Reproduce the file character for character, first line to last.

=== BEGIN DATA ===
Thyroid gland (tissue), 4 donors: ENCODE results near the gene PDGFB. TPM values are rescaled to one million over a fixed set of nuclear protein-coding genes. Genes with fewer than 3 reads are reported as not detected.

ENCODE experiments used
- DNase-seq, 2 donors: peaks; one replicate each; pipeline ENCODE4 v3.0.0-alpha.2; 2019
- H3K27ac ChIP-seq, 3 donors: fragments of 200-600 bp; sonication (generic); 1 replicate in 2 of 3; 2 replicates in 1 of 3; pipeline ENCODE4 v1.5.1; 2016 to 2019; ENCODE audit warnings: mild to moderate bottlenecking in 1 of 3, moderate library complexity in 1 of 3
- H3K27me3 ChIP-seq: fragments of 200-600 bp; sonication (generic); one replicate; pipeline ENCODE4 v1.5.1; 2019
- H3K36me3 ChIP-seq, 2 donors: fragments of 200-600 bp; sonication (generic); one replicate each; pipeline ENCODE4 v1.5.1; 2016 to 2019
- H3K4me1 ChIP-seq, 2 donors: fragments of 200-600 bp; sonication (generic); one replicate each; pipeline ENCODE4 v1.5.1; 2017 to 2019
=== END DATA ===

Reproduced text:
Thyroid gland (tissue), 4 donors: ENCODE results near the gene PDGFB. TPM values are rescaled to one million over a fixed set of nuclear protein-coding genes. Genes with fewer than 3 reads are reported as not detected.

ENCODE experiments used
- DNase-seq, 2 donors: peaks; one replicate each; pipeline ENCODE4 v3.0.0-alpha.2; 2019
- H3K27ac ChIP-seq, 3 donors: fragments of 200-600 bp; sonication (generic); 1 replicate in 2 of 3; 2 replicates in 1 of 3; pipeline ENCODE4 v1.5.1; 2016 to 2019; ENCODE audit warnings: mild to moderate bottlenecking in 1 of 3, moderate library complexity in 1 of 3
- H3K27me3 ChIP-seq: fragments of 200-600 bp; sonication (generic); one replicate; pipeline ENCODE4 v1.5.1; 2019
- H3K36me3 ChIP-seq, 2 donors: fragments of 200-600 bp; sonication (generic); one replicate each; pipeline ENCODE4 v1.5.1; 2016 to 2019
- H3K4me1 ChIP-seq, 2 donors: fragments of 200-600 bp; sonication (generic); one replicate each; pipeline ENCODE4 v1.5.1; 2017 to 2019